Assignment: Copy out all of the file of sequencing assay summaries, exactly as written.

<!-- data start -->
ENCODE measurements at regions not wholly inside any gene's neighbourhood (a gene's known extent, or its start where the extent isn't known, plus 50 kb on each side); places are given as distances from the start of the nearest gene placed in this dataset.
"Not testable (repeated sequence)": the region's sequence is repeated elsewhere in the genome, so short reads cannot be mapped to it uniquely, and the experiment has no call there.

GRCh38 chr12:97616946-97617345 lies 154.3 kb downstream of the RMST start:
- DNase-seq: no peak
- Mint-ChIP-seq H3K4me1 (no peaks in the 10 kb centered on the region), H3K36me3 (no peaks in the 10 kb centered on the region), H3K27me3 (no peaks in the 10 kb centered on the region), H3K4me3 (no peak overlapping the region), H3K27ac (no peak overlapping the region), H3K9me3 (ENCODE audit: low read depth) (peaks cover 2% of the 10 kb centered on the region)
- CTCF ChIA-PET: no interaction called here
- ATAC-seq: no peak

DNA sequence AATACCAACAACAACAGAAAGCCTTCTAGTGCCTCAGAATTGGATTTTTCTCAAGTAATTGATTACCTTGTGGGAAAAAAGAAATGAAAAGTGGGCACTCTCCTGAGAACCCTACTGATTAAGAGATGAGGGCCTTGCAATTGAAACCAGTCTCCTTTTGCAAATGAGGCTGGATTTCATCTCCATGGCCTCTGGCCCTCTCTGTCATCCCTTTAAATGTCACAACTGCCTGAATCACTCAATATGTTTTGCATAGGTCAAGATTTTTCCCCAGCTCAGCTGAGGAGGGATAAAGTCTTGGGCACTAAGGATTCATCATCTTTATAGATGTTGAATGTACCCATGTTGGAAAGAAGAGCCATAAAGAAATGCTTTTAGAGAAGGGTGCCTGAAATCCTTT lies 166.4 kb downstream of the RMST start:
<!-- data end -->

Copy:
ENCODE measurements at regions not wholly inside any gene's neighbourhood (a gene's known extent, or its start where the extent isn't known, plus 50 kb on each side); places are given as distances from the start of the nearest gene placed in this dataset.
"Not testable (repeated sequence)": the region's sequence is repeated elsewhere in the genome, so short reads cannot be mapped to it uniquely, and the experiment has no call there.

GRCh38 chr12:97616946-97617345 lies 154.3 kb downstream of the RMST start:
- DNase-seq: no peak
- Mint-ChIP-seq H3K4me1 (no peaks in the 10 kb centered on the region), H3K36me3 (no peaks in the 10 kb centered on the region), H3K27me3 (no peaks in the 10 kb centered on the region), H3K4me3 (no peak overlapping the region), H3K27ac (no peak overlapping the region), H3K9me3 (ENCODE audit: low read depth) (peaks cover 2% of the 10 kb centered on the region)
- CTCF ChIA-PET: no interaction called here
- ATAC-seq: no peak

DNA sequence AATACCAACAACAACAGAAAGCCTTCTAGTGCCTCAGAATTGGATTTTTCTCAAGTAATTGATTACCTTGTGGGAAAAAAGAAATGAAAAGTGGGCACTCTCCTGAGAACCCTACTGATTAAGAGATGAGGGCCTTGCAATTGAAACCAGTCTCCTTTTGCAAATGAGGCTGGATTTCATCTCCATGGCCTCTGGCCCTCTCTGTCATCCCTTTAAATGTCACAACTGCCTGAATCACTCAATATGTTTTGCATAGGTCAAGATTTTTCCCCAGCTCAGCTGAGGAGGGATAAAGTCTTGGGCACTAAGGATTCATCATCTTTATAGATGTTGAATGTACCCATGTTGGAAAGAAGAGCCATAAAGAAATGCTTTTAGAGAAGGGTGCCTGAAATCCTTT lies 166.4 kb downstream of the RMST start: